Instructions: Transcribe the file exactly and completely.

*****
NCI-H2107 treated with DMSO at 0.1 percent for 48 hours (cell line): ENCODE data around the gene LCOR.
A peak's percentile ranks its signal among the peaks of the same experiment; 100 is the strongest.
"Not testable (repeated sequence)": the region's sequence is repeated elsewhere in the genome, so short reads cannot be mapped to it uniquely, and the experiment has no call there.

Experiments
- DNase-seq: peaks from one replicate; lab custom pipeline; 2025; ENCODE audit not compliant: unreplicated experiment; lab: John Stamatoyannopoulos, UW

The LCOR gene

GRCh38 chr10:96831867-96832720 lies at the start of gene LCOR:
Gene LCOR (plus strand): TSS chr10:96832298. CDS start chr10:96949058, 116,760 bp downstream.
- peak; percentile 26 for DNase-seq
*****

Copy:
NCI-H2107 treated with DMSO at 0.1 percent for 48 hours (cell line): ENCODE data around the gene LCOR.
A peak's percentile ranks its signal among the peaks of the same experiment; 100 is the strongest.
"Not testable (repeated sequence)": the region's sequence is repeated elsewhere in the genome, so short reads cannot be mapped to it uniquely, and the experiment has no call there.

Experiments
- DNase-seq: peaks from one replicate; lab custom pipeline; 2025; ENCODE audit not compliant: unreplicated experiment; lab: John Stamatoyannopoulos, UW

The LCOR gene

GRCh38 chr10:96831867-96832720 lies at the start of gene LCOR:
Gene LCOR (plus strand): TSS chr10:96832298. CDS start chr10:96949058, 116,760 bp downstream.
- peak; percentile 26 for DNase-seq